Shares in state French power group EDF closed unchanged as they started trading in Paris in the world's biggest initial public offering so far in 2005.
EDF's part-privatisation was opposed by staff and unions
Its shares traded in a narrow range between 32 euros to 32.29 euros during the session.
The finance ministry said the 15% sale had raised 6bn euros ($7bn; £4bn).
Demand for the shares had been very high from private investors, but fund managers and analysts have complained that the price was too high.
The float values EDF at about 60bn euros, and it becomes Europe's largest listed utility company.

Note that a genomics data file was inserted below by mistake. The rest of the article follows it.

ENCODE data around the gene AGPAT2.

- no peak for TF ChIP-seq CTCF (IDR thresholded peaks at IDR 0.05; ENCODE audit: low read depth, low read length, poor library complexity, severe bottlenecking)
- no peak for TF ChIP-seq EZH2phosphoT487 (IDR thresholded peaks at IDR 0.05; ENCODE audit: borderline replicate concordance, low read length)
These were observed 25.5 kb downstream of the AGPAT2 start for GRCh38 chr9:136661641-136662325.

EDF's part-privatisation had been opposed by unions and staff, who staged a number of protests over the past year, ranging from organising general electricity blackouts to the targeted cutting of power to the homes of French government ministers.
To try and limit further demonstrations, the French government has pledged to maintain 85% ownership.
Private investors have bought 129,629,629 shares in EDF at a discount price of 32 euros each.
Another 58,239,339 shares were sold to institutional investors at 33 euros each.
"People are saying that the government priced it too high but on the other hand there are fund managers who need to buy because EDF will enter the CAC-40 index," said one Paris trader.
"The price will remain around 32 euros because the potential for a short term gain is limited."